TAI T625 Gökbey will fly with a local engine

Turkish first indigenous multirole helicopter, the T625 Gökbey developed by Turkish Aerospace Industries (TAI), is set to fly with a domestically produced engine by the end of the year, a company official said Friday.

Speaking on the sidelines of Teknofest, Turkey’s largest aerospace and technology gathering and the world’s second-biggest aviation event, TAI Helicopter Vice General Manager Yıldırım Kemal Yıllıkçı told Anadolu Agency (AA) that certification and development test flights of the Gökbey are continuing successfully and that when its engine, produced by TAI’s Engine Industries (TEI), is integrated into the helicopter it will gain full independence in terms of using only nationally sourced parts.

He said that every day the company tests a new feature or a new capability and that “pilots quite like it.”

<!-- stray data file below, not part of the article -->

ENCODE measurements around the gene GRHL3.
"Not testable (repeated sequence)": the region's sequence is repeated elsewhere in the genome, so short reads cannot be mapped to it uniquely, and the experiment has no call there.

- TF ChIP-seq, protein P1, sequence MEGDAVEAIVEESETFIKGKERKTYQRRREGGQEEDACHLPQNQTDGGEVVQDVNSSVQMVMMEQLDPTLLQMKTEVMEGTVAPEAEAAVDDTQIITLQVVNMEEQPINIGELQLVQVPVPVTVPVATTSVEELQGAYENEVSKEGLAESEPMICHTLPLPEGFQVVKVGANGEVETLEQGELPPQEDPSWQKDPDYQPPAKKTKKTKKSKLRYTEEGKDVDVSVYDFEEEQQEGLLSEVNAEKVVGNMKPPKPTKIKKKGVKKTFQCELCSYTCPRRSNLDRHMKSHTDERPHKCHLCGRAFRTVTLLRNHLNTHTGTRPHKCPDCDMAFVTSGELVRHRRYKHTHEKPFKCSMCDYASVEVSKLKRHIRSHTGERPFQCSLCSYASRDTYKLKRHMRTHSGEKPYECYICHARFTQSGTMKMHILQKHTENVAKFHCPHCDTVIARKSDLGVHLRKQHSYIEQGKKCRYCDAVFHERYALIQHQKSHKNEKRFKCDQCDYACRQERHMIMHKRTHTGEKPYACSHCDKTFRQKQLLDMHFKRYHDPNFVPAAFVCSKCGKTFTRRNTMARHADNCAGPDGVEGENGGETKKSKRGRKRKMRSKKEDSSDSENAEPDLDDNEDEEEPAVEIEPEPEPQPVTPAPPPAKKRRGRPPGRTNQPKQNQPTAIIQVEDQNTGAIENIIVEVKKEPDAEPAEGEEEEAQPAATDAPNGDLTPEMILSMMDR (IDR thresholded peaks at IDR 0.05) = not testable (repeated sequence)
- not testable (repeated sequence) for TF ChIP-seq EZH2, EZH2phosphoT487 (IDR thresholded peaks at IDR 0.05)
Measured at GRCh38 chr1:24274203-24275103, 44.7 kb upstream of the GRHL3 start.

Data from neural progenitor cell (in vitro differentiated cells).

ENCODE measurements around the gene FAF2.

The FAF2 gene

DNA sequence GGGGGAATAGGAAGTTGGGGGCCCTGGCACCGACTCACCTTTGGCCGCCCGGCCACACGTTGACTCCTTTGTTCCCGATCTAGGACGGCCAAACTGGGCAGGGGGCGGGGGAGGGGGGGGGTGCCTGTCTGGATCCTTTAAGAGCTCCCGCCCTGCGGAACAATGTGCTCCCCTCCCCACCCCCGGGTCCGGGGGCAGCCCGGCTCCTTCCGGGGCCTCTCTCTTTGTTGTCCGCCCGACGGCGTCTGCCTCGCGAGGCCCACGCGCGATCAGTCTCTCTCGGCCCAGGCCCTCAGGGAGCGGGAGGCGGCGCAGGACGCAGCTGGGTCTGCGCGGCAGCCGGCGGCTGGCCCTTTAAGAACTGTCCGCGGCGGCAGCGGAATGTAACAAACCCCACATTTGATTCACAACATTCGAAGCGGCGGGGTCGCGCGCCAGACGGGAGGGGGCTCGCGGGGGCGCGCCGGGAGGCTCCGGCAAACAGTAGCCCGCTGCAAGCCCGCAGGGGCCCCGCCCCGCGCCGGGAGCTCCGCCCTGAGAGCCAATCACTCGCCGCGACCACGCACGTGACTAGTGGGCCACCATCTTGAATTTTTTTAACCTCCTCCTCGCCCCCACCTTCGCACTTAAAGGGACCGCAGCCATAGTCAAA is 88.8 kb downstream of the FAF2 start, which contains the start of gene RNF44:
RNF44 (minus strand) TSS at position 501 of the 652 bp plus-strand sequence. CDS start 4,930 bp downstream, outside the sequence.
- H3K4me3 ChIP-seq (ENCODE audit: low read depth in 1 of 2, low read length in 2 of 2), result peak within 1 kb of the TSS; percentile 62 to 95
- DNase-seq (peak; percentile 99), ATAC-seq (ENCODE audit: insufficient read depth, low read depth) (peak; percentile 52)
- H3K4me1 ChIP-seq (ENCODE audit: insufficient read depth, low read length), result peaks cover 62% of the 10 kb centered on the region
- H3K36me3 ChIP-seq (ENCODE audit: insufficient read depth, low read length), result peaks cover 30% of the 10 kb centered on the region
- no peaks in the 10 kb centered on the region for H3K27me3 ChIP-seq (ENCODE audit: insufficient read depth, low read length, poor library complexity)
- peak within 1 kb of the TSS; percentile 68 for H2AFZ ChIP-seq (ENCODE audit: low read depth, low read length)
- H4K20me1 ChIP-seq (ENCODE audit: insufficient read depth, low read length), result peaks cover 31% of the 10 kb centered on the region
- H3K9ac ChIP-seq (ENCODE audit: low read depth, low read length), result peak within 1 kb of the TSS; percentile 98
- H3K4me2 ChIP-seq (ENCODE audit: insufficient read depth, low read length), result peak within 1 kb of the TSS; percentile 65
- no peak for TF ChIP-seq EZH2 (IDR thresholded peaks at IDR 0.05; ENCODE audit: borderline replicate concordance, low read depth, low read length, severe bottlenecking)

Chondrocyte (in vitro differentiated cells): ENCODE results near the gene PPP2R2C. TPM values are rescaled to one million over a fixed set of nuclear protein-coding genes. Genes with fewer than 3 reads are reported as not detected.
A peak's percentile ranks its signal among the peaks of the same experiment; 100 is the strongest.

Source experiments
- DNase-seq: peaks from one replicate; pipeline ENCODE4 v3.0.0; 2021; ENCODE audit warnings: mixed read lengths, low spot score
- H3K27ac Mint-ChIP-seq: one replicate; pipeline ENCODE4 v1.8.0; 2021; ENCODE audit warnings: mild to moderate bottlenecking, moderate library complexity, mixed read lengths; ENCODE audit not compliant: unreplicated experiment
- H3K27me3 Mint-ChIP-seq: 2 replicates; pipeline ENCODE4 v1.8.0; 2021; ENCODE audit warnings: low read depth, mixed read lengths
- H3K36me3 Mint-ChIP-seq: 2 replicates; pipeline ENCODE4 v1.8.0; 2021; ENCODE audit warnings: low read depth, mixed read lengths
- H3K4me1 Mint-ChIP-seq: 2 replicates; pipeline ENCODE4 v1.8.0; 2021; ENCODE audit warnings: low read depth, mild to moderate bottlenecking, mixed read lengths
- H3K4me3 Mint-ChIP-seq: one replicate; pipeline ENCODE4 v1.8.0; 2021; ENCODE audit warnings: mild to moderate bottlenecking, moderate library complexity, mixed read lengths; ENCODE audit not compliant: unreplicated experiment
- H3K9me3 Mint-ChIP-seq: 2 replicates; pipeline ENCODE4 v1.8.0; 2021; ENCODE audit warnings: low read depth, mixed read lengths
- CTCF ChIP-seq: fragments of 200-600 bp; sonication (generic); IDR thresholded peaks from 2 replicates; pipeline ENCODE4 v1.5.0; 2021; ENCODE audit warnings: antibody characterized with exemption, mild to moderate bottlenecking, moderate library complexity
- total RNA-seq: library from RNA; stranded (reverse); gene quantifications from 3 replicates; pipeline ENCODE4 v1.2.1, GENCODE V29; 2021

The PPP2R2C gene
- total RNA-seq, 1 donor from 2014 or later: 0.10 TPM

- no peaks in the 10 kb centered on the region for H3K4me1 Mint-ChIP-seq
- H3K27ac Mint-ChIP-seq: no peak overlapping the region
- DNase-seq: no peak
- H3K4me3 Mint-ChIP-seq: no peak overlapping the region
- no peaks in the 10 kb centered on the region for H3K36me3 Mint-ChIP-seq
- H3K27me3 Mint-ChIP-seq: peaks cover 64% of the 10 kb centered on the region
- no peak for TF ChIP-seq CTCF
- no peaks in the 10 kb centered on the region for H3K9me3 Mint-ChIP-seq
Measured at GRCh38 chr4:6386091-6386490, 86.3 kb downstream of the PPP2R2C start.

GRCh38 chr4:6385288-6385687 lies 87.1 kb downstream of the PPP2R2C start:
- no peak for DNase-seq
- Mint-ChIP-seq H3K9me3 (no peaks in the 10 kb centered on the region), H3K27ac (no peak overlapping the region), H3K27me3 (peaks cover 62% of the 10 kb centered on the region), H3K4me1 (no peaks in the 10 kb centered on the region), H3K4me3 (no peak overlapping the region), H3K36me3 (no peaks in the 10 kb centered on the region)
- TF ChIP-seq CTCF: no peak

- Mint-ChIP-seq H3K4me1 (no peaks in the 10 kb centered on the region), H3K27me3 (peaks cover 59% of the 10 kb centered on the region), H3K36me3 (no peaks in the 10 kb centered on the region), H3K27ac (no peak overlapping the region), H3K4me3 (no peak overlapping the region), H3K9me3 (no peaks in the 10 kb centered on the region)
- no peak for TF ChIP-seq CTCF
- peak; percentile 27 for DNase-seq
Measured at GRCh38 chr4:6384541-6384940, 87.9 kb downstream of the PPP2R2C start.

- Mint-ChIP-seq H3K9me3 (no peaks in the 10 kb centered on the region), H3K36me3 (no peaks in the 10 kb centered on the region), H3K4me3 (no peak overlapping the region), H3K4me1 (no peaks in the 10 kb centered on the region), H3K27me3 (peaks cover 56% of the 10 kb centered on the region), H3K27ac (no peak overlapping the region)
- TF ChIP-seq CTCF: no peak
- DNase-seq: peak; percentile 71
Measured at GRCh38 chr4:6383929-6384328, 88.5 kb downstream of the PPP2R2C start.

Yıllıkçı noted that when Gökbey begins using the domestically produced engine, Turkey will be among only six or seven nations in the world that truly design and manufacture a helicopter with local resources.

“Some countries develop helicopters, but they do this with the emphasis on joint work, such as taking their engine and dynamic system from a certain helicopter and adapting them to their own,” he said, stressing that the gearbox, blades, rotor, hub system, avionics systems and landing gear of the Gökbey are already locally designed and produced.

Multipurpose helicopters are the type most used around the world, he said, noting that once Turkey’s needs are met, they are planning to sell the Gökbey to several other countries.

The T625 is being developed as part of the Original Helicopter Program, coordinated by the Presidency of Defense Industries (SSB). A twin-engine, six-ton-class aircraft designed for high mission flexibility even in the toughest of geographical environments and adverse weather conditions is being created in response to growing market demand for higher mission flexibility in this class.

Power for the T625 prototype was previously coming from a pair of LHTECs, CTS800 4-AT turboshaft engines that have 1,373 shaft horsepower (shp) each, created in a joint Rolls-Royce and Honeywell partnership

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